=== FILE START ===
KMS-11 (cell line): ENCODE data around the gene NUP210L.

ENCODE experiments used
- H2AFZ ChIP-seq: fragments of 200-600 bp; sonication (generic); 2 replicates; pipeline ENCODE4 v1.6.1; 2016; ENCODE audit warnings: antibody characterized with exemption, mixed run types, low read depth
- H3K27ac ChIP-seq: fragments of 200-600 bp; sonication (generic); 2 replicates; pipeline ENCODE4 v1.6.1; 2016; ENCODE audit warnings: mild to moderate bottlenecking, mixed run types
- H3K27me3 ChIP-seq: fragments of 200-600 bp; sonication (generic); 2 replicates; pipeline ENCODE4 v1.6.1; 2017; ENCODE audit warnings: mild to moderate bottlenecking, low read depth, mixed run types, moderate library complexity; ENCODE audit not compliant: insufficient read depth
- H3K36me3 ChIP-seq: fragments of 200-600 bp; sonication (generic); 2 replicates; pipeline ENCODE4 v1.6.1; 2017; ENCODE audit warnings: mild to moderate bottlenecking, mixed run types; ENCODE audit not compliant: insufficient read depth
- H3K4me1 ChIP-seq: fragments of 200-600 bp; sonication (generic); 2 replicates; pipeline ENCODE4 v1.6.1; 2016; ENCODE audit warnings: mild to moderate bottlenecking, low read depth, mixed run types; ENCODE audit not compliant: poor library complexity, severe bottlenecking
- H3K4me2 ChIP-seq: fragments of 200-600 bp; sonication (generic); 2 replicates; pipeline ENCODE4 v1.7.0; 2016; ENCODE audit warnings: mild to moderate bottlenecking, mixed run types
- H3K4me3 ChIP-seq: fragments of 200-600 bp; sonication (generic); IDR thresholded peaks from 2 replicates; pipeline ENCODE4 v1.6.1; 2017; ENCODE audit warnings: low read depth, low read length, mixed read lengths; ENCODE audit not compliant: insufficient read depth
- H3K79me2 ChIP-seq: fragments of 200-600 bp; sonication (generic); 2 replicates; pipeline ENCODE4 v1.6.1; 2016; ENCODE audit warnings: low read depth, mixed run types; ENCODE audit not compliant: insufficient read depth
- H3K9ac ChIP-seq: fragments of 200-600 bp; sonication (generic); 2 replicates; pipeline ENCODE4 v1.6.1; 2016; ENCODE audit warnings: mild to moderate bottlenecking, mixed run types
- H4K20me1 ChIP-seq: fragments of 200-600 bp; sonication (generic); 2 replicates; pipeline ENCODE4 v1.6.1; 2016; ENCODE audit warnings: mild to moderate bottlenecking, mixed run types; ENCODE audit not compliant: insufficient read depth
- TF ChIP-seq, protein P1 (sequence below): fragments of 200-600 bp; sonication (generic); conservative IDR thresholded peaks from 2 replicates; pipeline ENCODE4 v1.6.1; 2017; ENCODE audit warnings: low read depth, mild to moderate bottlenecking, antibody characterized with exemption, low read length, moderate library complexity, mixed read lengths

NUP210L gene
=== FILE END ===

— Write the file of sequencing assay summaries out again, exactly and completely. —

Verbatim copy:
KMS-11 (cell line): ENCODE data around the gene NUP210L.

ENCODE experiments used
- H2AFZ ChIP-seq: fragments of 200-600 bp; sonication (generic); 2 replicates; pipeline ENCODE4 v1.6.1; 2016; ENCODE audit warnings: antibody characterized with exemption, mixed run types, low read depth
- H3K27ac ChIP-seq: fragments of 200-600 bp; sonication (generic); 2 replicates; pipeline ENCODE4 v1.6.1; 2016; ENCODE audit warnings: mild to moderate bottlenecking, mixed run types
- H3K27me3 ChIP-seq: fragments of 200-600 bp; sonication (generic); 2 replicates; pipeline ENCODE4 v1.6.1; 2017; ENCODE audit warnings: mild to moderate bottlenecking, low read depth, mixed run types, moderate library complexity; ENCODE audit not compliant: insufficient read depth
- H3K36me3 ChIP-seq: fragments of 200-600 bp; sonication (generic); 2 replicates; pipeline ENCODE4 v1.6.1; 2017; ENCODE audit warnings: mild to moderate bottlenecking, mixed run types; ENCODE audit not compliant: insufficient read depth
- H3K4me1 ChIP-seq: fragments of 200-600 bp; sonication (generic); 2 replicates; pipeline ENCODE4 v1.6.1; 2016; ENCODE audit warnings: mild to moderate bottlenecking, low read depth, mixed run types; ENCODE audit not compliant: poor library complexity, severe bottlenecking
- H3K4me2 ChIP-seq: fragments of 200-600 bp; sonication (generic); 2 replicates; pipeline ENCODE4 v1.7.0; 2016; ENCODE audit warnings: mild to moderate bottlenecking, mixed run types
- H3K4me3 ChIP-seq: fragments of 200-600 bp; sonication (generic); IDR thresholded peaks from 2 replicates; pipeline ENCODE4 v1.6.1; 2017; ENCODE audit warnings: low read depth, low read length, mixed read lengths; ENCODE audit not compliant: insufficient read depth
- H3K79me2 ChIP-seq: fragments of 200-600 bp; sonication (generic); 2 replicates; pipeline ENCODE4 v1.6.1; 2016; ENCODE audit warnings: low read depth, mixed run types; ENCODE audit not compliant: insufficient read depth
- H3K9ac ChIP-seq: fragments of 200-600 bp; sonication (generic); 2 replicates; pipeline ENCODE4 v1.6.1; 2016; ENCODE audit warnings: mild to moderate bottlenecking, mixed run types
- H4K20me1 ChIP-seq: fragments of 200-600 bp; sonication (generic); 2 replicates; pipeline ENCODE4 v1.6.1; 2016; ENCODE audit warnings: mild to moderate bottlenecking, mixed run types; ENCODE audit not compliant: insufficient read depth
- TF ChIP-seq, protein P1 (sequence below): fragments of 200-600 bp; sonication (generic); conservative IDR thresholded peaks from 2 replicates; pipeline ENCODE4 v1.6.1; 2017; ENCODE audit warnings: low read depth, mild to moderate bottlenecking, antibody characterized with exemption, low read length, moderate library complexity, mixed read lengths

NUP210L gene